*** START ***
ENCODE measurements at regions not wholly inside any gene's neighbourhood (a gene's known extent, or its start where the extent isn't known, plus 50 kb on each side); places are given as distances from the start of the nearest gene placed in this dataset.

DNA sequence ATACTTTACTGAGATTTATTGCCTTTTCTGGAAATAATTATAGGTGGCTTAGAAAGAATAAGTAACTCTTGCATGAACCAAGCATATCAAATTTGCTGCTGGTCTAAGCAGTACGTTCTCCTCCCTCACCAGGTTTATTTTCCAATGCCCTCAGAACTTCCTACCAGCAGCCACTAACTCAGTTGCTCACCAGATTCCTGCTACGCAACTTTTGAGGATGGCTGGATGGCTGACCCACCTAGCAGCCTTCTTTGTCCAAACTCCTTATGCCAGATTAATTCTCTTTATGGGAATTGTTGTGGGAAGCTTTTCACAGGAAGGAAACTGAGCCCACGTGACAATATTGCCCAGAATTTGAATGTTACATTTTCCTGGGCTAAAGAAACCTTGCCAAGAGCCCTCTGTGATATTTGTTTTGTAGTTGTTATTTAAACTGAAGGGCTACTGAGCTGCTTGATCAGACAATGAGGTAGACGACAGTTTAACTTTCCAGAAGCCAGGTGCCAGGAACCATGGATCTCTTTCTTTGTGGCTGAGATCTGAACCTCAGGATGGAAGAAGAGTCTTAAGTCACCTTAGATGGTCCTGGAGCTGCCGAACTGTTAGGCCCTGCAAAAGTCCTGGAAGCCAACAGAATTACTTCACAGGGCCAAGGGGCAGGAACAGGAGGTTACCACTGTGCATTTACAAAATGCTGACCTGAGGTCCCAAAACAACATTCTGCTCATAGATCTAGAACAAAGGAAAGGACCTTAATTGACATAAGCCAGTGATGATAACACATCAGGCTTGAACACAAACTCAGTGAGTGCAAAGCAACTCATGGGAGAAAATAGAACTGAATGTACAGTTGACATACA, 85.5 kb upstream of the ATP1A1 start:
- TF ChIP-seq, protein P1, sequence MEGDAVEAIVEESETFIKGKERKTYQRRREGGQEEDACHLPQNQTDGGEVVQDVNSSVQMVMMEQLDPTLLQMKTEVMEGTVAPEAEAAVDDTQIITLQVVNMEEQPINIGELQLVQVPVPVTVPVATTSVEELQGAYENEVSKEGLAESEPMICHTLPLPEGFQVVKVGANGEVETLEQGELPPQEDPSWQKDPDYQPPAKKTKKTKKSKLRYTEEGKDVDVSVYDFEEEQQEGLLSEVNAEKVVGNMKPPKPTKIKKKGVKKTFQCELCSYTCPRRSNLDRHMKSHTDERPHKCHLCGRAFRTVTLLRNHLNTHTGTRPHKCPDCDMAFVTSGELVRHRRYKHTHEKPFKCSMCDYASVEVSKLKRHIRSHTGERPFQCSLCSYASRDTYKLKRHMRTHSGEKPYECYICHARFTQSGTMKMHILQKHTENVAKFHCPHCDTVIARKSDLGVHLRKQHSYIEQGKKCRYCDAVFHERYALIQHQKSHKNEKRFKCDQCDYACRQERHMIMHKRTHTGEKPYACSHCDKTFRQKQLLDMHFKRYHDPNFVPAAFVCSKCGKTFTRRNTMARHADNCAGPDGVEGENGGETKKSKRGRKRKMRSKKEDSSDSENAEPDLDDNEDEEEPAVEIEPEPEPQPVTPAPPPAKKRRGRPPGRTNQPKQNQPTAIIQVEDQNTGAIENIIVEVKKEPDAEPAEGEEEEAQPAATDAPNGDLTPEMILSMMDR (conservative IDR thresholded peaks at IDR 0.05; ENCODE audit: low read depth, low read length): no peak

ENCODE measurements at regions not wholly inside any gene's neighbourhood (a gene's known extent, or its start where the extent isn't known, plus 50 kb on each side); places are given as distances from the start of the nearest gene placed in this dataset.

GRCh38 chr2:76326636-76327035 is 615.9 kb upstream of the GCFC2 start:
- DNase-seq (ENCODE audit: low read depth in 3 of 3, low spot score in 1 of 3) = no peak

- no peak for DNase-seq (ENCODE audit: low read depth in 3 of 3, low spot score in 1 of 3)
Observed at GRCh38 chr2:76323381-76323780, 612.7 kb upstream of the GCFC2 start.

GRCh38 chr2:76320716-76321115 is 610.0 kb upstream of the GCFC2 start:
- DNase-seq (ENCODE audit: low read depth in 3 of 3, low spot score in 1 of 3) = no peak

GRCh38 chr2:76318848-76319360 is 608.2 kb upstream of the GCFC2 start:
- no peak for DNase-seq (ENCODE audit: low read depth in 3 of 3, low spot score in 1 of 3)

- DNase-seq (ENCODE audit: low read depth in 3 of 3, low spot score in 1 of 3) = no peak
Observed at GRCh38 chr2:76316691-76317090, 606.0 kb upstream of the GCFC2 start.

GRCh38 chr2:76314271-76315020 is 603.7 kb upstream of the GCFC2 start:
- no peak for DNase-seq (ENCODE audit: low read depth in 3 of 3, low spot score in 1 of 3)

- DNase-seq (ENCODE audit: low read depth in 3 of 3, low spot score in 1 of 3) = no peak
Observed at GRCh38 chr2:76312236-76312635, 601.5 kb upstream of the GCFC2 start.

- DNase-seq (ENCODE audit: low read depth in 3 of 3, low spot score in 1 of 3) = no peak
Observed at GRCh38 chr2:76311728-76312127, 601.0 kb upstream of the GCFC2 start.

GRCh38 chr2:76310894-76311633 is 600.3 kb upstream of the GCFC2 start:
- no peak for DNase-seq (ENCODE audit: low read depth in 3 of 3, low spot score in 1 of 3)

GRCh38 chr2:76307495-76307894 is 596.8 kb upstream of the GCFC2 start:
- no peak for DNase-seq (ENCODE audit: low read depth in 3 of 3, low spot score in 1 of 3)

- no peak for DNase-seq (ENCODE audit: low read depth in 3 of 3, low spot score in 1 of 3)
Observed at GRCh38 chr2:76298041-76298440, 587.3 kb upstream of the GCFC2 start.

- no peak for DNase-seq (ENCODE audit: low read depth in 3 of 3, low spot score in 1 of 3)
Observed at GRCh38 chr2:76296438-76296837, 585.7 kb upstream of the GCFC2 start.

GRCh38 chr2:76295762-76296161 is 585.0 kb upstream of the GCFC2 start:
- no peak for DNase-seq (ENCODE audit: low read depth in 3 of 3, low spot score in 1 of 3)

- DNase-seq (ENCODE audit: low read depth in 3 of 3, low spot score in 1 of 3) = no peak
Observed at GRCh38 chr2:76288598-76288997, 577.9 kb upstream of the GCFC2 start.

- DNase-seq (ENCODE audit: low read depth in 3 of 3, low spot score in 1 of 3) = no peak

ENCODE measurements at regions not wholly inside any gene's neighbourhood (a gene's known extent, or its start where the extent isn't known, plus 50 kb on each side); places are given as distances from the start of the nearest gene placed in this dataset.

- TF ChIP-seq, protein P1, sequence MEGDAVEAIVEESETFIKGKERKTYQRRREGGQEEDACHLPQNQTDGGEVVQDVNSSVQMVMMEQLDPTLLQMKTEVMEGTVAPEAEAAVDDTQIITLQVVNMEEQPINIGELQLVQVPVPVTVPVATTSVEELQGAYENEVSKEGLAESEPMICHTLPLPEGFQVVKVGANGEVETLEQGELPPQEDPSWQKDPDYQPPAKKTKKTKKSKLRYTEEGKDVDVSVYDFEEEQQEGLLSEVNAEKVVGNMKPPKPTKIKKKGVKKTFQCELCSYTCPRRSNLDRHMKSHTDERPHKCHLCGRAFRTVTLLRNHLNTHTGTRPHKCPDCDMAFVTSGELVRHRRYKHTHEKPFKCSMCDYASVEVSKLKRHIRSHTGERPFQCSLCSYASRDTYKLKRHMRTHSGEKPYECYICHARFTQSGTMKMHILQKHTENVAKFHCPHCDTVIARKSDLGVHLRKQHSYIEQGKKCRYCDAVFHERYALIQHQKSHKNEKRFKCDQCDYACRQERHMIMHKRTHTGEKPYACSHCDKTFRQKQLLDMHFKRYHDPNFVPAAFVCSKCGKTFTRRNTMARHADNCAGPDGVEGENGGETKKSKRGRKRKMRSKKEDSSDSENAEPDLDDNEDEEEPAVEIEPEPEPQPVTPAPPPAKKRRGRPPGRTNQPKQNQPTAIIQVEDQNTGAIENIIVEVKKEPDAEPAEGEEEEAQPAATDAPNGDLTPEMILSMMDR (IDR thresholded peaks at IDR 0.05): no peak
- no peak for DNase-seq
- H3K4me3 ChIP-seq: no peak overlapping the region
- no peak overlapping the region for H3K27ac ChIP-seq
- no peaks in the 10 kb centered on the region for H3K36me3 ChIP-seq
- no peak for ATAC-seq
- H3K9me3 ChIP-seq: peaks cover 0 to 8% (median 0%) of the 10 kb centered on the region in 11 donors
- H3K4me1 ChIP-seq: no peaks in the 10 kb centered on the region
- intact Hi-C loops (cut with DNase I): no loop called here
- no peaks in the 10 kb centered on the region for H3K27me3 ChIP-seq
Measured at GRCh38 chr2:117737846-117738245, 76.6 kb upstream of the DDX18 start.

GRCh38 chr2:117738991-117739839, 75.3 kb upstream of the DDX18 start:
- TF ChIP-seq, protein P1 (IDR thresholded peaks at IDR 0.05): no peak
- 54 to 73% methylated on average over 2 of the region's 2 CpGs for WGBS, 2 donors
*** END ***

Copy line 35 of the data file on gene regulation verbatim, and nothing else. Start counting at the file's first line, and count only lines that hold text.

- TF ChIP-seq, protein P1, sequence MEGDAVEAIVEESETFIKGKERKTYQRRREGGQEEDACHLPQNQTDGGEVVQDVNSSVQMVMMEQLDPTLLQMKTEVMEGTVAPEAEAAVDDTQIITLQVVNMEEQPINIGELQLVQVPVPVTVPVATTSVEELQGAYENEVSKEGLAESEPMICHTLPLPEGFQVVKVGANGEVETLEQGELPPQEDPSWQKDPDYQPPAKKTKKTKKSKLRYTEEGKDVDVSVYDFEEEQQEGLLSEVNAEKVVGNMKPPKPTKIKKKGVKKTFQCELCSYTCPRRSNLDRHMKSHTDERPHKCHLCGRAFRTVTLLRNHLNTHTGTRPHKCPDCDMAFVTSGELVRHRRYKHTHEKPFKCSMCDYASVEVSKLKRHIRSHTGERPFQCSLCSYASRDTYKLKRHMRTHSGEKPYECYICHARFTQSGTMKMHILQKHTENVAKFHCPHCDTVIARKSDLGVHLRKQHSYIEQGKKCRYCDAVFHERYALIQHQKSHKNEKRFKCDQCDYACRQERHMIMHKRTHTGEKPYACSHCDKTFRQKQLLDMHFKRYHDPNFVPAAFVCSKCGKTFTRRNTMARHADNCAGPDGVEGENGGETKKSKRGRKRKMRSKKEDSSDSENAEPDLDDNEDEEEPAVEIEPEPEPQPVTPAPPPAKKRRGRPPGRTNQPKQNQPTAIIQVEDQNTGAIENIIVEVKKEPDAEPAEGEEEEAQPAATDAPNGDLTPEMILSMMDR (IDR thresholded peaks at IDR 0.05): no peak